A paper published in Science describes a 3 million-year-old discovery that may rewrite the history of intelligent life on earth that was uncovered at a site in Nyayanga, Kenya.
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For years, researchers have believed that human ancestors in Ethiopia were the first beings to use crude stone tools, about 2.6 million years ago. But a recently-published study introduces new findings that suggest tool-making occurred over 300,000 years prior, in a completely different location, and by a species that isn’t even an ancestor to modern humans.
So-called Oldowan tool-making is often portrayed as something of a landmark in history, allowing for efficient processing of food. The advent of these advanced (at the time) tools is widely seen as a milestone in the development of culture, and has remained a touchstone in scientists’ investigations into the timeline of the emergence of human intelligence.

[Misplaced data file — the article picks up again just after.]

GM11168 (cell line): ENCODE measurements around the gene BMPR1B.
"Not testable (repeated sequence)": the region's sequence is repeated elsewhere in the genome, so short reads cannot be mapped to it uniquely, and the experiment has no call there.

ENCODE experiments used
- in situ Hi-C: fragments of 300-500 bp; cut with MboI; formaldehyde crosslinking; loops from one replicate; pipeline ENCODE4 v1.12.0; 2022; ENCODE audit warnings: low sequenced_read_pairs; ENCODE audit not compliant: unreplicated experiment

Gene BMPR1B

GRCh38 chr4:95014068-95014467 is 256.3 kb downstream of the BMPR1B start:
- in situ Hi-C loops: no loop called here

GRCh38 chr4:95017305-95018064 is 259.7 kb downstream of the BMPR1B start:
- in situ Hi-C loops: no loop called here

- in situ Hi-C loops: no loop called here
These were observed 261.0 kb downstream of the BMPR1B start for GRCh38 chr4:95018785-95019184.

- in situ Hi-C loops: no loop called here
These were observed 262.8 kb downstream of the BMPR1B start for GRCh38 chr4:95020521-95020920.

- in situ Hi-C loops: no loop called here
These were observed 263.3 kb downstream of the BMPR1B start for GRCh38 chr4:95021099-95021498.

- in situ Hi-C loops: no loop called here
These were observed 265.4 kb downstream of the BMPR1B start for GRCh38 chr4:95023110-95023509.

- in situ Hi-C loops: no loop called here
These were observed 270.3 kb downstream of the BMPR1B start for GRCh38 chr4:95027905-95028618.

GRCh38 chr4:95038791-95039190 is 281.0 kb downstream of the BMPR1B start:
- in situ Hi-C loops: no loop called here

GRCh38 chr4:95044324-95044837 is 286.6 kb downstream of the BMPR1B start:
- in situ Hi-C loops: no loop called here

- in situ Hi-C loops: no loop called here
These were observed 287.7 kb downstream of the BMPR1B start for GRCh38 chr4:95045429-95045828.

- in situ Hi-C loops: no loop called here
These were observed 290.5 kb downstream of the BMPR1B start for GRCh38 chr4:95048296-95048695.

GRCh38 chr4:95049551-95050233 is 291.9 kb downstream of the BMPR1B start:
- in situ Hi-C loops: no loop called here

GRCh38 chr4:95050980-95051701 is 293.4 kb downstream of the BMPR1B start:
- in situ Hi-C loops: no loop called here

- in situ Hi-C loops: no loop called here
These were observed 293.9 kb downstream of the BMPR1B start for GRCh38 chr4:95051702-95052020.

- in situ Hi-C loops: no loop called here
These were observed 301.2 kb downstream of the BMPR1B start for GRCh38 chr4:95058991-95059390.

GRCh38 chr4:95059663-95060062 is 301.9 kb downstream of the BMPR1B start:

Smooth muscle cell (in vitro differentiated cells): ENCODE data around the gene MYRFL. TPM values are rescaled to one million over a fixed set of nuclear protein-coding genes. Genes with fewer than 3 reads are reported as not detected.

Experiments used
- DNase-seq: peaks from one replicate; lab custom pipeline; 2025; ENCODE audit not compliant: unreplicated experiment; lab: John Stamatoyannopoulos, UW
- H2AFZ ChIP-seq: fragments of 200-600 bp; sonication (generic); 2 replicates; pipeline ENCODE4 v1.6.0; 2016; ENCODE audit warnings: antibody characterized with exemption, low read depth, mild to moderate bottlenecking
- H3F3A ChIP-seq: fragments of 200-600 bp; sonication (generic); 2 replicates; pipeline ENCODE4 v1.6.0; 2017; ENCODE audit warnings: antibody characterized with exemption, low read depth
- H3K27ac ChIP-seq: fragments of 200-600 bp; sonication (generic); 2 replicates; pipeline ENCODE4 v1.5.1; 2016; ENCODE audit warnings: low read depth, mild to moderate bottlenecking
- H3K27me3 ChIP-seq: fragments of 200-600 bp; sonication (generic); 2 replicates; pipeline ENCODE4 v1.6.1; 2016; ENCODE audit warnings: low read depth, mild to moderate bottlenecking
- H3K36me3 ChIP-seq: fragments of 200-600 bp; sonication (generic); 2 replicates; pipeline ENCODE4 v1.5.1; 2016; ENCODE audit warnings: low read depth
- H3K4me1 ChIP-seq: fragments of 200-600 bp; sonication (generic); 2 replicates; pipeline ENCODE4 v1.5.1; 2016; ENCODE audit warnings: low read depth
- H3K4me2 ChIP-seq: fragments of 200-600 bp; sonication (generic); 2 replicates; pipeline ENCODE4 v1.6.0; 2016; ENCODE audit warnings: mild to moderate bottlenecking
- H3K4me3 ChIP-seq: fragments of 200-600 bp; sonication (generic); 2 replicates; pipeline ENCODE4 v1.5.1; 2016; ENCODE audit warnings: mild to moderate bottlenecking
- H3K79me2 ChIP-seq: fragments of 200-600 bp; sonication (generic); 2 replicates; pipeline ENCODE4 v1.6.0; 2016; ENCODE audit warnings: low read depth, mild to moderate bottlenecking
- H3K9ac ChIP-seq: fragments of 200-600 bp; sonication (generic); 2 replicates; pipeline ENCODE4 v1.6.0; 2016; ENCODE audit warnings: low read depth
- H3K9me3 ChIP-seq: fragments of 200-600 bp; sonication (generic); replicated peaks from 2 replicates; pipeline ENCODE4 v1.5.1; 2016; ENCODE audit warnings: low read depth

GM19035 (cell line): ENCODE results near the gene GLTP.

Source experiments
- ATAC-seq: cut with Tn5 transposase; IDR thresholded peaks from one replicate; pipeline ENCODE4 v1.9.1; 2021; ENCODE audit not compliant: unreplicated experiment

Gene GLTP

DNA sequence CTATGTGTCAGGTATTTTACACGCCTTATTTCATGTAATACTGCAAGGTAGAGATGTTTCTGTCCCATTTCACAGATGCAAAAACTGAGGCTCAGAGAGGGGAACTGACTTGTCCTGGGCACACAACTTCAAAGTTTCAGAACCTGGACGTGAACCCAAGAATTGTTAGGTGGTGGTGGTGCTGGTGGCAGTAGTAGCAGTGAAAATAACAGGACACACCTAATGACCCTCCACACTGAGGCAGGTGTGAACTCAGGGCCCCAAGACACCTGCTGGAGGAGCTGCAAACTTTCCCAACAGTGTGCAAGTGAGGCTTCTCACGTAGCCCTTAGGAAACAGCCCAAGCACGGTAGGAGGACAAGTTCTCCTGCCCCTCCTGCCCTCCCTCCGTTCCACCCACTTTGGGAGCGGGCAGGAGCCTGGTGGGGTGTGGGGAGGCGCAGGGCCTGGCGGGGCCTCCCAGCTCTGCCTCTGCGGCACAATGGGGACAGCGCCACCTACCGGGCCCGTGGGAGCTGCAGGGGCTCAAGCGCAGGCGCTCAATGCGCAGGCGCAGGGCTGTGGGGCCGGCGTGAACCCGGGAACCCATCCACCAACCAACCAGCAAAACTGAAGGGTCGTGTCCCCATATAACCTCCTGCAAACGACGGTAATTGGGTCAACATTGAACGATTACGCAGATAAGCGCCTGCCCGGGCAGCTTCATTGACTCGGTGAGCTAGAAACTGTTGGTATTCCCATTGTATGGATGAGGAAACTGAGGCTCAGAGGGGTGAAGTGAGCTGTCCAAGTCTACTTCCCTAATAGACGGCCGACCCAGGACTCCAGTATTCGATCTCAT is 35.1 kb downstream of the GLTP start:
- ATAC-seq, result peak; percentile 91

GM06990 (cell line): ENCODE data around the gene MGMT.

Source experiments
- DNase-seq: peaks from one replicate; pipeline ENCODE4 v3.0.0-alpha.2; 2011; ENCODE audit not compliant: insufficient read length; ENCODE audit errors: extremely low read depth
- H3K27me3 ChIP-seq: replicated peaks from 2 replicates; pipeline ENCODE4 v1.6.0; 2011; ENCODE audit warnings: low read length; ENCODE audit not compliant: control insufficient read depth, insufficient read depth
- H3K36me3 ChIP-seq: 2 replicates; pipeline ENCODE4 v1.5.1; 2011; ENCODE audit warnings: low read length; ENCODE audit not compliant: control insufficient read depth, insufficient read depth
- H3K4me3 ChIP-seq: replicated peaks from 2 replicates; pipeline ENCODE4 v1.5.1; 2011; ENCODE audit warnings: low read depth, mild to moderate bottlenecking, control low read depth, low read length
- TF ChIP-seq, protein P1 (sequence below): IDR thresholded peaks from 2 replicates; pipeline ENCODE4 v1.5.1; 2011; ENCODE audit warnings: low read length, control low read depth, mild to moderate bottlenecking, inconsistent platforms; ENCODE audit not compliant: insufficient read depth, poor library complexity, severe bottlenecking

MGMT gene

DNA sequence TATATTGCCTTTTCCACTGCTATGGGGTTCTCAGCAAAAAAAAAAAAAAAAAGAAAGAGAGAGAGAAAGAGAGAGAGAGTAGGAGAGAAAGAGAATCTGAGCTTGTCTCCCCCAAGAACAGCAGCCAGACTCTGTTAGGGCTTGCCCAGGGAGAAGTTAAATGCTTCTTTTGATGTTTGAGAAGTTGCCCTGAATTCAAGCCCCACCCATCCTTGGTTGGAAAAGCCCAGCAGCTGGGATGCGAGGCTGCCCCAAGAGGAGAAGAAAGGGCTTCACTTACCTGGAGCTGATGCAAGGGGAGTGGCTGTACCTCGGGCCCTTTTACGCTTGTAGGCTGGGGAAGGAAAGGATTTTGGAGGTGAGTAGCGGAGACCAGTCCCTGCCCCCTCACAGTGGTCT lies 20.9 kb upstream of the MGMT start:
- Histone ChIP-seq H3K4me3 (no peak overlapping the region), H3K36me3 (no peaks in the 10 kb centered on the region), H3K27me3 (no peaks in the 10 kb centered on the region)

The paper in Science—which was co-authored by researchers spanning various institutions—describes a site in Nyayanga, Kenya that dates to 3.032 to 2.581 million years ago. Archeologists have been excavating the site since 2015 and discovered 330 artifacts (including tools), 1776 bones, and two hominin molars—but not belonging to any direct human ancestors.
“With these tools you can crush better than an elephant’s molar can and cut better than a lion’s canine can,” Rick Potts, senior author of the study and the National Museum of Natural History’s Peter Buck Chair of Human Origins said in a press release. “Oldowan technology was like suddenly evolving a brand-new set of teeth outside your body, and it opened up a new variety of foods on the African savannah to our ancestors.”
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The researchers were able to date the tools back to about 2.9 million years ago, much earlier than previous records of stone tool use.
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